“It feels so nice to begin our pilgrimage on a sweet note, we never miss to visit this stall whenever we make the pilgrimage,” said Govind, a pilgrim from the west Indian state of Gujarat.
About 350 km from Jammu at the Amarnath Yatra (pilgrimage) base in Pahalgam, Kashmir, Sabir Ahmad sells Kashmiri handicrafts to the pilgrims. He’s one of 5,000 Muslim traders and shopkeepers who welcome the Hindu pilgrims to the tourist town, known for its spectacular valley views.
“We exchange contacts and phone numbers with the pilgrims, that helps us to stay connected, we call each other on festivals, like Hindu pilgrims call us on Eid and we make calls and send messages to them on Diwali,” said Ahmad. Eid and Diwali are the two most popular holidays for Muslims and Hindus, respectively.
Kashmiri Hindus pray for peace in the valley
While Amarnath Yatra gives a major push for reconciliation between Hindus from the rest of India and Muslims in Kashmir, another local pilgrimage, the Kheer Bhavani festival, is helping to build bonds between Muslims and Kashmiri Hindus separated by strife and conflict in Kashmir. It is acting as a catalyst for bringing reconciliation between communities divided by violence. In the 1990’s, hundreds of thousands of Kashmiri Hindus lost their homes and fled attacks by Muslim militants in Jammu and Kashmir.
Last month, thousands of Kashmiri Hindus returned to Kashmir to celebrate the annual festival Mata Kheer Bhawani, named after the Kashmiri Hindu goddess. The occasion was the Zysetha Asthami, one of the pious days when Hindus pray and celebrate the Mother Goddess, and the venue, the ancient temple of Mata Kheer Bhawani temple, 30 km from the capital, Srinagar.
The festival symbolized Kashmir’s religious harmony and was an occasion to revive the strong bonds between the different communities in the valley and to pray for the return of Kashmiri pandits, another name for Kashmiri Hindus.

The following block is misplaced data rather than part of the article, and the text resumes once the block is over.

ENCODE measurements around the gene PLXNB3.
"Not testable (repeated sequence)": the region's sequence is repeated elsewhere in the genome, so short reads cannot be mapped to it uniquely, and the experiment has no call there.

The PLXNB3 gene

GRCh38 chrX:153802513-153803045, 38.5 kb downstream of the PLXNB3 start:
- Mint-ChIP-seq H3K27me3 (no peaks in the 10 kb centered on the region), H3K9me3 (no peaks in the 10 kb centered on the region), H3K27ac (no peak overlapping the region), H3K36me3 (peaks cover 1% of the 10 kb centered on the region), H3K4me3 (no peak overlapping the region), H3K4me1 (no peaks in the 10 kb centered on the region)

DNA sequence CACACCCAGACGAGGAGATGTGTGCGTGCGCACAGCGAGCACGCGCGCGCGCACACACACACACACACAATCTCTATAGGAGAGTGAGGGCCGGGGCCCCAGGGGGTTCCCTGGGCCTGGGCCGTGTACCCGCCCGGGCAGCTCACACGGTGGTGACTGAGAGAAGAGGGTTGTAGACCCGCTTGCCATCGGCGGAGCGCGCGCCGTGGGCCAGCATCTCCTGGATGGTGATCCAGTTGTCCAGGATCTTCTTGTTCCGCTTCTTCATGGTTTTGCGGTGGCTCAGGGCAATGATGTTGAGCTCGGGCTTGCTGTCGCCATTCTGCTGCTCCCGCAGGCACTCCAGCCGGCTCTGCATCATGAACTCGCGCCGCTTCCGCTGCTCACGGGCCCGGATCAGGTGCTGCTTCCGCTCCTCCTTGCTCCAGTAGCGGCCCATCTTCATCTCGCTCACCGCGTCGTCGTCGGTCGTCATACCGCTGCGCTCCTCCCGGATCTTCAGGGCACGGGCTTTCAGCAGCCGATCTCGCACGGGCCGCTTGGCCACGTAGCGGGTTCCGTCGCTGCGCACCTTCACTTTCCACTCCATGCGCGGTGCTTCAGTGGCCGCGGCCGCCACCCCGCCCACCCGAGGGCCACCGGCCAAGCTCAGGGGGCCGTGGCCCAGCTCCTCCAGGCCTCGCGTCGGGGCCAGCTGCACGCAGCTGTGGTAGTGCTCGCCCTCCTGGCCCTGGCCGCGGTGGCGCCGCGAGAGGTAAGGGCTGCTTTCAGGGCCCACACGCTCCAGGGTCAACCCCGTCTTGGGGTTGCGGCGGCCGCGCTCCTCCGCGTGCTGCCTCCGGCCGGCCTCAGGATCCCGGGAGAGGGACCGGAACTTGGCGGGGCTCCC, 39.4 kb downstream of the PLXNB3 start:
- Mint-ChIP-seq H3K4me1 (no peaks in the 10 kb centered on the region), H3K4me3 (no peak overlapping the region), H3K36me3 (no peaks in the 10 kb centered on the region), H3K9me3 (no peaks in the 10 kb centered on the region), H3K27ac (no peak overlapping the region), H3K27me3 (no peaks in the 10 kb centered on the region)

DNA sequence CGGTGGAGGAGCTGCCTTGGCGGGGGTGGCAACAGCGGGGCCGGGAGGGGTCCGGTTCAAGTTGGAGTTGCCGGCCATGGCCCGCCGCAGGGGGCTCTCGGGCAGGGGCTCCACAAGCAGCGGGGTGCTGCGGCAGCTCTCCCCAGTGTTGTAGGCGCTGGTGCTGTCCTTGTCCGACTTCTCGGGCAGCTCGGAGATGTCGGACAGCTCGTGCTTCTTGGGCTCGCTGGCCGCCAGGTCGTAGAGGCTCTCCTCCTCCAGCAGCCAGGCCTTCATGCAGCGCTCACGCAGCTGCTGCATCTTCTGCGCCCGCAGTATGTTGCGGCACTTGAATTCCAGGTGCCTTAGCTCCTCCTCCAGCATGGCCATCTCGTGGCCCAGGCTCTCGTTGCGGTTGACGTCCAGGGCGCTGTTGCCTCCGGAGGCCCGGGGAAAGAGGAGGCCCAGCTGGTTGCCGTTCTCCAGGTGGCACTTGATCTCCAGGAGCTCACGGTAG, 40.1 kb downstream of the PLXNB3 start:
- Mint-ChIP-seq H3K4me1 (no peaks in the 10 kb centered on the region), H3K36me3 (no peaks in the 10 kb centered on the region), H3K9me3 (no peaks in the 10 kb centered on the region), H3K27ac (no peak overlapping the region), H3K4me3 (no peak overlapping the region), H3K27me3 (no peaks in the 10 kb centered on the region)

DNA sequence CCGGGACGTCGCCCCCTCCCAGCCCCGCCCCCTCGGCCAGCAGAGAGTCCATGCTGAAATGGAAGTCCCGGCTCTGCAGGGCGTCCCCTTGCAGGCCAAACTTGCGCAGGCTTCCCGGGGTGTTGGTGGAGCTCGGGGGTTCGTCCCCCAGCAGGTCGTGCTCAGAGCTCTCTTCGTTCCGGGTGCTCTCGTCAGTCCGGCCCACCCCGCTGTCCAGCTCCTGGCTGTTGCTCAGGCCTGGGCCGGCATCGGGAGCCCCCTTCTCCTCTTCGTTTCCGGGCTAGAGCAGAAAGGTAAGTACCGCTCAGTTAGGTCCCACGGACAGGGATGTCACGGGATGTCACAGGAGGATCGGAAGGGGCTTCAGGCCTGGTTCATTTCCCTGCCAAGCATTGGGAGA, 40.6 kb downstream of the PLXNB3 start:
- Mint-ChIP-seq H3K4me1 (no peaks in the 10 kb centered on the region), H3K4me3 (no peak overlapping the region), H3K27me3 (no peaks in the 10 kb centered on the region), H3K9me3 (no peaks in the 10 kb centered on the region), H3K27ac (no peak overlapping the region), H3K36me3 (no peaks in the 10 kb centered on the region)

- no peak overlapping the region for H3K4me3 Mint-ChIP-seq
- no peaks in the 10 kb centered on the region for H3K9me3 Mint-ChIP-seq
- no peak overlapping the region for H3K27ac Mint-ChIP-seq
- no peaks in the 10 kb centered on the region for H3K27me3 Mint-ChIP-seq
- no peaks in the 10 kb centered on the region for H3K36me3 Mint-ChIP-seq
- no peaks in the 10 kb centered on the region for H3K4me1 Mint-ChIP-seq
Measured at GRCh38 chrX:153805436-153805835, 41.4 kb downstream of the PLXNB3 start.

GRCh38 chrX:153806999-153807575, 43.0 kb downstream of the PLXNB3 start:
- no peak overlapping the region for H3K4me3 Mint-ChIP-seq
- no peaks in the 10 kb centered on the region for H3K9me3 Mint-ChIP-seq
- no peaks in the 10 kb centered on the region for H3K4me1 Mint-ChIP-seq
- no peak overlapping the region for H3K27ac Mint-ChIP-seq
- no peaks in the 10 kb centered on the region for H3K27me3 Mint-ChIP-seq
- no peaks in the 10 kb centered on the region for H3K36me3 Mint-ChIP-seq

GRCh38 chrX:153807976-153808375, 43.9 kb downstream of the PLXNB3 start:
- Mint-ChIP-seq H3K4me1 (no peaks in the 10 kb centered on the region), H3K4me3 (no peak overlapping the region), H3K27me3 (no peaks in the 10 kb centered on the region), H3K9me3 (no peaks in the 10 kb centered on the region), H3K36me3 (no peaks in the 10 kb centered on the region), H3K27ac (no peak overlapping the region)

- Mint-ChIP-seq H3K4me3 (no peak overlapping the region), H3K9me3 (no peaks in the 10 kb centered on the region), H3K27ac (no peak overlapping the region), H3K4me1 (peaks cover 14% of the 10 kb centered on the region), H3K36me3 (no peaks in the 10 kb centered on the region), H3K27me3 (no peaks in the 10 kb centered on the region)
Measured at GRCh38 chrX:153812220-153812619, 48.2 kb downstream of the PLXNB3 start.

Like with the Amarnath pilgrimage, the local Muslims work for the Hindus to find comfortable lodgings and space to pray in Kashmir.
“We wait for this day, the day when pandits come here, we also do good earning,” said Ghulam Mohammad, a local Kashmiri shopkeeper.
The government too has chipped in by facilitating travel of the displaced Kashmiri Hindu community to the Kashmir valley. The government provides free transportation facilities from important centers where Kashmiri Hindus have settled, like Delhi and Jammu in North India. Kashmiri pandits who have settled abroad also often join this unique occasion of solidarity and prayers between the communities.
For people like 80-year-old Padmavati, the festival was a homecoming. Thirty years ago, she migrated from Anantnag District in south Kashmir to the northern city of Jammu.
She has returned with her family for the Kheer Bhavani pilgrimage, praying for peace in the Kashmir valley and a safe return of Kashmiri Hindus living like refugees in other Indian states.
“I am praying to God for the safety of all Kashmiris,” Padmavati said. “We should return to our homes in Kashmir and live together in the same way we used to do in the past. We stood for each other, and the future should reflect that past bonding and affection.”